John Mayer, a friend from Southern California, was one of my hiking buddies in the Barance Del Cobre in Mexico. It was on our trip to the famed Copper Canyon that we first spotted this wayward Cardinal of the South. Called the Pyrrhuloxia, the name is a combination of Pyrrhuloxia (pyrrhula and Loxia), it’s Cardinal old scientific names. The bird is nearly as striking as the Cardinal with its distinctive orange beak, red face markings and gray crest. A beautiful flier the bird is very fun to watch in flight and to listen to while calling.
This Cardinal of the Desert is known for its bright colors and beautiful voice. They are closely related to the Northern Cardinal but are normally only found in the American southwest: New Mexico, Arizona and Texas.
Fun Facts of the Pyrrhuloxia
The Pyrrhuloxia’s name comes from Greek terms describing its color and the shape of its bill. They were first described in 1838 by Charles Lucien Bonaparte, French Naturalist and ornithologist, and nephew of Emperor Napoleon.
The Pyrrhuloxia male has a red-tipped gray crest, gray head, back and upperparts, red washed face and breast and pale gray underparts. The tail is red and the underside of the wings is usually red.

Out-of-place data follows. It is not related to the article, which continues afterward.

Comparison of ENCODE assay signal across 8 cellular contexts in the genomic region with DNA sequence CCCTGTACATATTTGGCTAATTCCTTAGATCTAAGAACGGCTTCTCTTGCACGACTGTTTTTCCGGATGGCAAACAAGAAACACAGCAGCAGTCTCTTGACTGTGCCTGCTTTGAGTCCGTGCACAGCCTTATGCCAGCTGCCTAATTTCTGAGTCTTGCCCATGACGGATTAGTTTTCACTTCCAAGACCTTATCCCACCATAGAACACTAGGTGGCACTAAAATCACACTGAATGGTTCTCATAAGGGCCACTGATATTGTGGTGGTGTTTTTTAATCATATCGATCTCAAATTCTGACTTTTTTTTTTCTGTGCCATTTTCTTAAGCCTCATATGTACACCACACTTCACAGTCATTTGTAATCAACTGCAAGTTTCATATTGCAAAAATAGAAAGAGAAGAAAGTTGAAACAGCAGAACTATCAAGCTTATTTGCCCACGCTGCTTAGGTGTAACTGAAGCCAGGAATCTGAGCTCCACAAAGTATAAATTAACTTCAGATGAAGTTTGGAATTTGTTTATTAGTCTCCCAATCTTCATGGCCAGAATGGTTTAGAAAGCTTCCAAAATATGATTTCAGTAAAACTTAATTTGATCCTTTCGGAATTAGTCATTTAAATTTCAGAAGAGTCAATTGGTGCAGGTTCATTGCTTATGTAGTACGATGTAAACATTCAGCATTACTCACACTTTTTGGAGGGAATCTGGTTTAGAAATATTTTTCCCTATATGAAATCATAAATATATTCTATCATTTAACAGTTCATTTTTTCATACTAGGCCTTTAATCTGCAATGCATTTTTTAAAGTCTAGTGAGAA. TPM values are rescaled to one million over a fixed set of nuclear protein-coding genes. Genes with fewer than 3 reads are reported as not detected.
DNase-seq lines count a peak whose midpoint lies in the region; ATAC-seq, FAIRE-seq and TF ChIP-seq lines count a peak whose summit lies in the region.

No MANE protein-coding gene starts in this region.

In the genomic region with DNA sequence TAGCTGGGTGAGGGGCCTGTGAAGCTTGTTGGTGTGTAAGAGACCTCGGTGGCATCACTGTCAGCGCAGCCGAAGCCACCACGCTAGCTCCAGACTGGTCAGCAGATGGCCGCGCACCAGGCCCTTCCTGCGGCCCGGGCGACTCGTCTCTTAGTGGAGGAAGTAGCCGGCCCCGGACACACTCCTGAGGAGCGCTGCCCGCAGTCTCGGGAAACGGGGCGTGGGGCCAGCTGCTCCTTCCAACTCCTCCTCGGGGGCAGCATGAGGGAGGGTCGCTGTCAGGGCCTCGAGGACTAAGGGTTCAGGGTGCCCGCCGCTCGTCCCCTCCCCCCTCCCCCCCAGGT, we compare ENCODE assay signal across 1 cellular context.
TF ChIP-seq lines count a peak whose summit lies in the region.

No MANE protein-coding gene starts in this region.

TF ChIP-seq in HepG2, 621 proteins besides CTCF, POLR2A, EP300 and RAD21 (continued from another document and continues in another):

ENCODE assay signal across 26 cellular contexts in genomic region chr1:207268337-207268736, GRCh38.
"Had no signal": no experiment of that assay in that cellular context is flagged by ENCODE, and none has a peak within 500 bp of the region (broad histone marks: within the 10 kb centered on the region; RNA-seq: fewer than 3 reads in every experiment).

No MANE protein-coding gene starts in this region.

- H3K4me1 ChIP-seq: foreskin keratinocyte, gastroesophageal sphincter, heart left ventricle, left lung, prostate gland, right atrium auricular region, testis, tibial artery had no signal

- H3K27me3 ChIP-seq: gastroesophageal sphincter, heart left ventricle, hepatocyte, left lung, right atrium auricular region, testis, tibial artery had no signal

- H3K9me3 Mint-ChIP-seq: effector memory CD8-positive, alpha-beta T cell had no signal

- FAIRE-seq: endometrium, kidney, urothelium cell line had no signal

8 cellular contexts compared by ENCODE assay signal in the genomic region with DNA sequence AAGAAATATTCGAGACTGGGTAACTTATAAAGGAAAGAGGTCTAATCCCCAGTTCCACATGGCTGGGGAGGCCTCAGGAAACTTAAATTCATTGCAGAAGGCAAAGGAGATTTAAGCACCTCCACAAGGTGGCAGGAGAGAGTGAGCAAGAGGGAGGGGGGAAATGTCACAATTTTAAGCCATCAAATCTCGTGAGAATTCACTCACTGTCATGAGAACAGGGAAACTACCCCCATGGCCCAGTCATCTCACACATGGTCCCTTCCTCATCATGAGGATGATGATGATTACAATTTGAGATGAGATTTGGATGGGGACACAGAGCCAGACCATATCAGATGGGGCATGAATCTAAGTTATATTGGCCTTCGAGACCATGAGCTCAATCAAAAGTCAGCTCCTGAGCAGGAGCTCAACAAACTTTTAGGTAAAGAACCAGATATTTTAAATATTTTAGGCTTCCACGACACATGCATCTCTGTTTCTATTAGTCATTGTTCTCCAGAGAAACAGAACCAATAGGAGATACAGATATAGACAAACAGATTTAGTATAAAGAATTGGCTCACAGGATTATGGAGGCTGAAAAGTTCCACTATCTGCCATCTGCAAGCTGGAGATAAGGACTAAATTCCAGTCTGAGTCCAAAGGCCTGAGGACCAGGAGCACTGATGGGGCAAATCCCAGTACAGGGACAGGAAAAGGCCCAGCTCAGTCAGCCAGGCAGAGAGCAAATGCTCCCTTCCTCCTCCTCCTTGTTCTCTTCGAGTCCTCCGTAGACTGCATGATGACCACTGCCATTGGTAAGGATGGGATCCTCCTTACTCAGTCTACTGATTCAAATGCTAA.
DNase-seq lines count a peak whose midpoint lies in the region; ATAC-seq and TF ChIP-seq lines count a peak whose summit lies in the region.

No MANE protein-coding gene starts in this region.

The female is duller with less red. While the Desert Cardinal resembles the Northern Cardinal, the Desert Cardinal has a yellow bill and the Northern Cardinal has a red bill and is redder overall. Where both the Pyrrhuloxia and Northern Cardinal breed, territories of the two species may overlap, and no conflicts have been recorded between the species.
They prefer desert brush, especially along arroyos and may also be found in town. These birds like to eat black oil sunflower seeds, peanuts, no-melt dough, fruits, berries and insects.
The favored feeding position of Pyrrhuloxia is on a flat area, such as a hopper feeder, tray or on the ground. They will cling to a feeder to get some of their favorite foods, peanuts or Bark Butter Bits. They are also attracted to mealworms. Pyrrhuloxias will visit feeders at any time of day, but are typically the most numerous at dusk or dawn and are often the first and last birds at the feeders.
They are more likely to be seen in the winter than in the summer while they are nesting. Flocks of Pyrrhuloxias in the winter are common.
Desert Cardinals are monogamous and a solitary nester. They lay 3-4 eggs in a nest made of thorny twigs, weeds, grass and bark pieces, lined with rootlets and fine materials. Eggs are incubated by the female for 14 days. The male feeds the female during incubation.
Pyrrhuloxia combines words meaning “fire” and “crosswise,” the latter referring to the bird’s beak.
Female Pyrrhuloxias rarely sing, whereas Northern Cardinal mates often sing duets together.
Startled Pyrrhuloxias rely on nearby cover as they are not strong flyers, which they reach with an undulating flap-and-glide flight.